I use large sized Ziploc freezer baggies for cuttage, and although I prefer vermiculite as the medium, you can effectively use sand, and I'm sure there are other mediums. The main idea is holding some moisture, and keeping the environment sterile. Potting soil would not be a good choice because it's constantly decomposing, which often involves molds, fungi and other living things that tend to be in the rotting/decomp process.

While cuttings are rooting, or while bulb pieces are forming new bulblets, no sunlight is needed. They can't photosynthesize light at this point, not having roots or active leaves to complete the process, so it's pointless to keep them in direct sun or light, and actually detrimental. Dark isn't really necessary, either... just no direct sun or light. As it's been mentioned, you could accidentally bake the items within the baggie.

Keep the baggie an enclosed greenhouse-like system, with a pre-moistened, sterile medium surrounding your cut bulb pieces and making good contact, and remember that dusting them with an anti-fungal powder will help immensely. Captan is what many of us use, but cinnamon can be used, also... it has anti-fungal properties.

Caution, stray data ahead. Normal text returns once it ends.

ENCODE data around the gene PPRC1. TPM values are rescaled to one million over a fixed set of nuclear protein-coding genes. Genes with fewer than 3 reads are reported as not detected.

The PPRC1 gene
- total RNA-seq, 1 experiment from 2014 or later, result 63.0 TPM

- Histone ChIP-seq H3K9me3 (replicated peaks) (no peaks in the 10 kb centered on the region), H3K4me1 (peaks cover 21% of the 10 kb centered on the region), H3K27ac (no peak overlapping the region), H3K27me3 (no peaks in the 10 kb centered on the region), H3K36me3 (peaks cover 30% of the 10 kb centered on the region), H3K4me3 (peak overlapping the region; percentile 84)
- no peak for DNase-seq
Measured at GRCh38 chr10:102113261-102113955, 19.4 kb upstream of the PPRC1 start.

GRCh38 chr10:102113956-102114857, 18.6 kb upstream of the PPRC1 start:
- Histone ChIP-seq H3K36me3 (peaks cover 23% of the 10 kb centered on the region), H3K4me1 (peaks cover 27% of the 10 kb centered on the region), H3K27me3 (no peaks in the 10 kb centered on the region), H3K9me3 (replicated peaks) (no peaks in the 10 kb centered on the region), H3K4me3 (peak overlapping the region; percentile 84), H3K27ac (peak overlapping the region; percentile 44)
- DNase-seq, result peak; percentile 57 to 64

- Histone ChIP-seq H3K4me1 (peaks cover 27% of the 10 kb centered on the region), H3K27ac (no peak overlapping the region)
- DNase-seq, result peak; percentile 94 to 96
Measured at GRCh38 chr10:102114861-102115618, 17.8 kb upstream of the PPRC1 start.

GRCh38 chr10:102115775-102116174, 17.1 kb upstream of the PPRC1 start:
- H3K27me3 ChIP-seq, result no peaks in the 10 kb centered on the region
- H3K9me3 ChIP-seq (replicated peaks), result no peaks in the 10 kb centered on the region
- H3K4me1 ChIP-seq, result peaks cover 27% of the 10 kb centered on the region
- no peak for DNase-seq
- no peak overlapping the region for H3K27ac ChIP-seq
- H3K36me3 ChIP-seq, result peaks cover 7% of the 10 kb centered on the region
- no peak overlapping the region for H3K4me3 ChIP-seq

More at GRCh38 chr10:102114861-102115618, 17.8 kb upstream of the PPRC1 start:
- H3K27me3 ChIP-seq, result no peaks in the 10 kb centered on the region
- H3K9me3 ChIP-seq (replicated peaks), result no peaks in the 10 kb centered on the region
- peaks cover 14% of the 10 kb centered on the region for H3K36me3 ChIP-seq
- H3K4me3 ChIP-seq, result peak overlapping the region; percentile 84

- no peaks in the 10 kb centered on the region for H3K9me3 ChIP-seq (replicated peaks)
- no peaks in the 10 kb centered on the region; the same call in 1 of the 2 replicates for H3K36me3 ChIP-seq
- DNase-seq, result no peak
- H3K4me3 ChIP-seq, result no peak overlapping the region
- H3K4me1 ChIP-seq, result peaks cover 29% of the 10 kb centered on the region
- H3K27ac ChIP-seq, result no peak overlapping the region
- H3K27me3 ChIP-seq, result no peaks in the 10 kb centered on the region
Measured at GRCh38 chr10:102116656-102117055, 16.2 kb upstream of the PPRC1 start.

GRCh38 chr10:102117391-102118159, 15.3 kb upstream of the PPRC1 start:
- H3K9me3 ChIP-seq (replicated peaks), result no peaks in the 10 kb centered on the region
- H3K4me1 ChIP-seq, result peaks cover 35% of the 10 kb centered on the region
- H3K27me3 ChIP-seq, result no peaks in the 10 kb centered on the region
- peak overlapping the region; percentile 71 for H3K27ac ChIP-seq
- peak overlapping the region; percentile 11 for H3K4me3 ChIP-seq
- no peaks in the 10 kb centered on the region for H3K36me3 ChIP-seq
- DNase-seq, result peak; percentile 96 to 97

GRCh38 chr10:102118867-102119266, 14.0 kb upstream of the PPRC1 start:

Once filled, blow some air into the baggie to create a little greenhouse-like enclosure, seal it, place your filled baggies out of direct sunlight, preferably on a heat mat, and have patience. Any growth will take a while. Do not open the baggies until you see good signs that your cuttage has been successful, as in tiny bulblets with small leaves growing.

Donna freshens the air in her baggies, but I didn't find it necessary. I kept mine closed. (A matter of personal preference, I suppose.)

At this point, when you see little leaves, you can turn on any grow lights, or open the baggie and place it closer to direct sunlight. Make sure the medium doesn't dry out completely. You can pot up the new bulblets, being careful to plant them rather shallowly so you can watch for good growth.

Patience will be a virtue! Nature takes her own sweet time, and cannot be rushed!

A little secret for potting up items... do not push or tamp down the soil around newly formed roots. It's not necessary, can damage tender roots, and actually depletes the air pockets necessary for good oxygen flow throughout the soil. Simply ensure that the roots make contact with soil by tapping the pot sides a few times to help settle the medium around the roots. It's important to keep good aeration!

I've seen so many people just jamming that soil down when they pot up plants, and I cringe! It is SO not necessary! They are defeating the entire purpose, harming the process, and quite possibly lessening their chances for good and vital growth of tender roots! A few light taps on the container side will adequately settle enough medium to make contact with root material. Anything more can be damaging!

    Bookmark   December 11, 2011 at 6:41AM